My registration system normally asks for 4 things: The user's full name, their email, their preferred username, and a password.

I want to add four oauth2 registration services to make it easier and faster for users to create an account.

I can see three methods for doing this, or maybe there is something more elegant I haven't figured out. Wondering what to pick. I am concerned about username collisions and ease-of-use:

Method 1

User clicks a button representing one of the four services. They confirm to allow authorization, and they are logged in. They get an email with their server-selected username, and somewhere in the interface that username shows as well.

In this scheme, the server will pick the username of the service if there's no username collision with my database. If there is a username collision, the server will add e.g. "2" to the username.

Method 2

With this method, they click to authorize, and then are prompted for the username either in the callback URL or in the original page, pre-populated with what the server thinks it should be. A little kludgy, but now they know what username they get, even if the email goes to spam.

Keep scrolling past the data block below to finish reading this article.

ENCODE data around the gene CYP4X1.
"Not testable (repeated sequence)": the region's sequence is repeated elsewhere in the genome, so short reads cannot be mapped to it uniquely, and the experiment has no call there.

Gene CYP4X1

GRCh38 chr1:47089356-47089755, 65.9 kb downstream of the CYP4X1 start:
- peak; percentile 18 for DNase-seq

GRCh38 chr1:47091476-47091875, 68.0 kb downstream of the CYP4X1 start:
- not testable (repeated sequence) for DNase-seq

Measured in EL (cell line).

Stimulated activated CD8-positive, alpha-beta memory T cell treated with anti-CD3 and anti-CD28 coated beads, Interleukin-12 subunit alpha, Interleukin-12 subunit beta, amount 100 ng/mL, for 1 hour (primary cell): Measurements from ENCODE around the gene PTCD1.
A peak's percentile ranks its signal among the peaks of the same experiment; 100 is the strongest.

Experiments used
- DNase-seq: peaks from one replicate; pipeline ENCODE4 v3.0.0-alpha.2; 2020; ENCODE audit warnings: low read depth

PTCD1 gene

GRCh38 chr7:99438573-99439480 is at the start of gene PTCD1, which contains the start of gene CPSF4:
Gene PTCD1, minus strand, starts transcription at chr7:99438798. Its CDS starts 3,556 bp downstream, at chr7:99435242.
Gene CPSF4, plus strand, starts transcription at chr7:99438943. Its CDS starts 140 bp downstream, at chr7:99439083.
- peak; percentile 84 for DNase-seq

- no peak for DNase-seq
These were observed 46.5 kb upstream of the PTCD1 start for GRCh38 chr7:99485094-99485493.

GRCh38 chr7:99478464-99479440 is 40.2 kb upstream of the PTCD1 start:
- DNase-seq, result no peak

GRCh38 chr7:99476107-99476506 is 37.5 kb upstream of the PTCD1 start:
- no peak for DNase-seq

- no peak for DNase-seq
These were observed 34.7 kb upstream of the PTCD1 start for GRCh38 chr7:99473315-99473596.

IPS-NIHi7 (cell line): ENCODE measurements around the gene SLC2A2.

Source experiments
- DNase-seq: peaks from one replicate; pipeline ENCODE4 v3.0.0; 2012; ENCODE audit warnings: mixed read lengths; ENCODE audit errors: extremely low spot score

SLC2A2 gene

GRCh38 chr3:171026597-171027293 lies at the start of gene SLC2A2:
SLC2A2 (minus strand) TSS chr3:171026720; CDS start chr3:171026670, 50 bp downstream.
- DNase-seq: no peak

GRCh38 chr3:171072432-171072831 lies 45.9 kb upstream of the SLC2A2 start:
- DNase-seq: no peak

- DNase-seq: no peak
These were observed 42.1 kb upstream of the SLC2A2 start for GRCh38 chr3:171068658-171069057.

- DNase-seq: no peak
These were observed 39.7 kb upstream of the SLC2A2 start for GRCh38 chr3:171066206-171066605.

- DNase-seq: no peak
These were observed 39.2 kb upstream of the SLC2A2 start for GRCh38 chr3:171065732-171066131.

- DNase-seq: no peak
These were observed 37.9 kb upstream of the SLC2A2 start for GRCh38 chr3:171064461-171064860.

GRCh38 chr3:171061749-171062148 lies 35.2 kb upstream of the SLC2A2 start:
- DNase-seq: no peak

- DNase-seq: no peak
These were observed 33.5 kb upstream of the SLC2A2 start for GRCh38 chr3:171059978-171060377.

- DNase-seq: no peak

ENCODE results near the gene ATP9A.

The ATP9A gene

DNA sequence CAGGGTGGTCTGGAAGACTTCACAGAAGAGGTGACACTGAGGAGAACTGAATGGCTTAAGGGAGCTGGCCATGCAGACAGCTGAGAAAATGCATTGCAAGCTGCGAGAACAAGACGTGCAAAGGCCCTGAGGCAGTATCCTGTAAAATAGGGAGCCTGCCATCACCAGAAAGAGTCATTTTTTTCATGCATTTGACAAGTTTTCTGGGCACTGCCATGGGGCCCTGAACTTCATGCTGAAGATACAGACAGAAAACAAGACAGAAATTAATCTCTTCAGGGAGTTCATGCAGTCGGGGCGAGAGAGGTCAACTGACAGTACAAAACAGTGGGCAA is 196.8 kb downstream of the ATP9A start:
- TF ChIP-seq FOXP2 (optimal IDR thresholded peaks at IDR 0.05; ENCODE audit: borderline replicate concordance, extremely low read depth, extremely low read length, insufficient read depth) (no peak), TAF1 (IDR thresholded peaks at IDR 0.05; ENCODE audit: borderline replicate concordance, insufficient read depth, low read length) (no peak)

Method 3

Two-step registration. The user (1) selects a username, and then (2) on the next screen they select either a full name / email / password, or to link it to a service via oauth2. Then (3) they authorize the link.


  • Method 1 is simplest in general terms, but risks the user losing or never getting/seeing/confirming their username.
  • Method 2 is a bit kludgy.
  • I think Method 3 is pretty clean, but needs two steps to register. Regular registrations actually become longer now...
  • Method 3 requires a lock on a chosen username in the interim steps: If someone else creates a user with our user's username picked in step #1, and our user is in step #3, then the server needs to revert to Method #2 or Method #1. Alternatively, the username gets locked for some amount of time, but the edge case still remains. In summary, Method #3 is clean, but takes a few more steps than the other methods and has minute edge cases.

Thoughts on which method I should pick, if any?

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